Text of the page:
Today’s Wonder of the Day was inspired by Sarah from Bloomington, MN. Sarah Wonders, “Who is Claudette Colvin?” Thanks for WONDERing with us, Sarah!

If you’ve been WONDERing with us for a while, you may already know what it means to stand for something. And, thanks to Rosa Parks, you know people can take a stand by sitting down. But did you know Rosa Parks wasn’t the only person arrested for keeping her seat on a bus?

Claudette Colvin was born on September 5, 1939. As a Black girl growing up in Alabama, she was no stranger to discrimination. In fact, she attended segregated schools—and rode segregated buses—in Montgomery, Alabama. 

In early 1955, Colvin’s class had been learning about Black history at school. They read the 14th Amendment. They also learned about famous Black icons like Harriet Tubman and Sojourner Truth. Colvin took these lessons to heart, and they would influence her actions.

Colvin was also part of the Youth Council of the National Association for the Advancement of Colored People (NAACP). Rosa Parks was a friend of Colvin’s family as well. At age 15, Colvin dreamed of a future as a lawyer and civil rights activist.

On March 22, 1955, Colvin boarded a Montgomery public bus. She and several fellow students were on their way home from school. They sat down in the section of the bus set aside for Black people and settled in for the ride.

Soon, though, the bus became crowded. A group of white people boarded, and the bus driver told the Black students to move. The other students gave up their seats, moving farther back in the bus. Colvin refused to stand.

Instead of moving, Colvin cited the 14th Amendment to the U.S. Constitution. She told the bus driver she had the right to keep her seat. She had paid for the ride just as the white passengers had done.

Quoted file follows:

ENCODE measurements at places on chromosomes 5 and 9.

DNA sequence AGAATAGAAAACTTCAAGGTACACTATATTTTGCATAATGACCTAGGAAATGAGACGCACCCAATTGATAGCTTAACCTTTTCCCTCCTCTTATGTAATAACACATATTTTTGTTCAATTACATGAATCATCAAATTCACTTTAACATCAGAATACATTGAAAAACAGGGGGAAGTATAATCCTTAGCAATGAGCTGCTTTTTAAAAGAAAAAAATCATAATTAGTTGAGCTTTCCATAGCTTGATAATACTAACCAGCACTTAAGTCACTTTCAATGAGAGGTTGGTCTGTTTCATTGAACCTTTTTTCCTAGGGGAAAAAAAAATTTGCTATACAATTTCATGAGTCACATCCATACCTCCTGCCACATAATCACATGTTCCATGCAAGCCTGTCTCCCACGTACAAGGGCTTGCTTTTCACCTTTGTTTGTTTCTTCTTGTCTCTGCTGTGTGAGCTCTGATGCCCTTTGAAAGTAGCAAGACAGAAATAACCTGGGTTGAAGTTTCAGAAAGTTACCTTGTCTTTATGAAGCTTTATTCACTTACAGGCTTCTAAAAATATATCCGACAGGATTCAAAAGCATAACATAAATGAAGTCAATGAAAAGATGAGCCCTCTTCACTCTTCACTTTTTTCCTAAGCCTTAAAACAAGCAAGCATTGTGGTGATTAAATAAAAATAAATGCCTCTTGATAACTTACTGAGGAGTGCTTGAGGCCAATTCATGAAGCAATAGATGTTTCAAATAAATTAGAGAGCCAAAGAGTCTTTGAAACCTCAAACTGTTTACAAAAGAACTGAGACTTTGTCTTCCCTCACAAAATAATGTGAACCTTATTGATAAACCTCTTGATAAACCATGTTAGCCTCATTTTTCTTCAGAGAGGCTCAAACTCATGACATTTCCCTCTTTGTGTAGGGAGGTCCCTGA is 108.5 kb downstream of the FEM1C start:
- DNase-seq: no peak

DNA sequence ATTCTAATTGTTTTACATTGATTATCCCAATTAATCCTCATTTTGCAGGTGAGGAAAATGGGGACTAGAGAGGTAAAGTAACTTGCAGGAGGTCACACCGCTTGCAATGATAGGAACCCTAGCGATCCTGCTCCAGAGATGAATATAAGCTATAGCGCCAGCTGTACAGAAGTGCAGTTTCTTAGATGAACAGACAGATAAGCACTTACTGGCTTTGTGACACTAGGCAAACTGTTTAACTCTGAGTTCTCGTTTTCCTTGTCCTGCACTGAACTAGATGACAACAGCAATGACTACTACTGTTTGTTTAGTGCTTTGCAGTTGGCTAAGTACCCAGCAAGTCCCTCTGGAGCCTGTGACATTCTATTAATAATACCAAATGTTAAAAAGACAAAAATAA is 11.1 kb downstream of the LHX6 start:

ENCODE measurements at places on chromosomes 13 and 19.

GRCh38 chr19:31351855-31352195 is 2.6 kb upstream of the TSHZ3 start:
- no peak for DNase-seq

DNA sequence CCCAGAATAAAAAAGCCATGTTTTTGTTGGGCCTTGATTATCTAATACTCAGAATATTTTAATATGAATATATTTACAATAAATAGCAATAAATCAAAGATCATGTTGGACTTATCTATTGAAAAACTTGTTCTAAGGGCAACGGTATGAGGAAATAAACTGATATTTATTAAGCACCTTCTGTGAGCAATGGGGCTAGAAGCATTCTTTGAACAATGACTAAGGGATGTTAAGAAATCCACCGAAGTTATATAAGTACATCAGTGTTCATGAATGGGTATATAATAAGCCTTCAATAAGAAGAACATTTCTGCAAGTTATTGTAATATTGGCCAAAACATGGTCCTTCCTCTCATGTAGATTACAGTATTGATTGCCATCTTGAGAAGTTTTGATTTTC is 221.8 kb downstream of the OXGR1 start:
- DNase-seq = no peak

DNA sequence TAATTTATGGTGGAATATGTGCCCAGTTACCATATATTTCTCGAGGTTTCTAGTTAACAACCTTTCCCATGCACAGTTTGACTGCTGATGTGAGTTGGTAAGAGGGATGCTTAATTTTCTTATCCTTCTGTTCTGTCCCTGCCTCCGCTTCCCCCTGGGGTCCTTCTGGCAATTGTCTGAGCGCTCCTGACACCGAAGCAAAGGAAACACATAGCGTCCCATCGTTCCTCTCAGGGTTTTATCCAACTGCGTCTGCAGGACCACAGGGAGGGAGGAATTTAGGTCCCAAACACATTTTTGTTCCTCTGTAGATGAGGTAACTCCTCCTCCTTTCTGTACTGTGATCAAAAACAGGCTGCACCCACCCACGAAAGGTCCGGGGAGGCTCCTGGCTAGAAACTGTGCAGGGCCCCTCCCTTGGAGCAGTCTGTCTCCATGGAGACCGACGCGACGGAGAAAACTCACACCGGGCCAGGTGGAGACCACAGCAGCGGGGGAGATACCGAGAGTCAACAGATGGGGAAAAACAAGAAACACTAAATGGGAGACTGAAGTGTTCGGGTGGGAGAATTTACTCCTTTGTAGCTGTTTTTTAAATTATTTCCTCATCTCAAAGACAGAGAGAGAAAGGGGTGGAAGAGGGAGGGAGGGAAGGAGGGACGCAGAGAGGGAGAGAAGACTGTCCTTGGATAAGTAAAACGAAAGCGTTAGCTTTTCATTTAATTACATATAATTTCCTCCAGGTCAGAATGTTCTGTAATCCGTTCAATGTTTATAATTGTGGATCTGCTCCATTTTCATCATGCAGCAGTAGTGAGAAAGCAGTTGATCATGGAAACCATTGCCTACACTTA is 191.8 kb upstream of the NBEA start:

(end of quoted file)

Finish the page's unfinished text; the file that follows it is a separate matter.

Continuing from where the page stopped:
Later, Colvin shared, “It felt like Sojourner Truth was on one side pushing me down, and Harriet Tubman was on the other side of me pushing me down. I couldn’t get up.”

Soon, police officers arrived. They dragged Colvin from the bus as she shouted that her rights were being violated. The officers locked her in a jail cell. She stayed there for hours until her mother and minister came to take her home. All of this happened nine months before Rosa Parks refused to give up her seat on another Montgomery bus.

Word about what happened to Colvin spread quickly. Why, then, do so few people know her story today? Why did Rosa Parks become the face of the Montgomery Bus Boycott later in 1955 instead of Colvin? The leaders of the Civil Rights Movement believed Rosa Parks was more likely to receive sympathy from the public—and especially from white people—than Claudette Colvin. 

There were many reasons for this. Colvin was only 15 at the time, while Parks was an adult at 42. Additionally, Colvin came from a family experiencing poverty and had darker skin than Parks. Soon, Colvin also became a single mother. Leaders knew that, due to racism and other forms of bias, this would make people less likely to support Colvin.

Still, Colvin did her part for the movement. Along with Aurelia S. Browder, Susie McDonald, and Mary Louise Smith, she brought a suit that challenged segregation in Alabama buses. All four women had been arrested for refusing to give up their seats on a public bus. They won the case, Browder v. Gayle, before the Supreme Court in 1956.

Today, Claudette Colvin lives in Texas. In 2021, her record was cleared of charges related to her refusal to give up her seat on the bus—66 years after she was arrested.

Can you think of any other unsung heroes of the Civil Rights Movement? Change only happens when many people work together. What kind of change would you like to make in the world?

Standards: C3.D2.Civ.12, C3.D2.Civ.14, CCRA.R.4, CCRA.L.3, CCRA.L.6, CCRA.R.10, CCRA.R.3, CCRA.R.2, CCRA.SL.2, CCRA.L.1, CCRA.W.1, CCRA.SL.1, CCRA.L.2, NCAS.A.1, NCAS.A.2, NCAS.A.3

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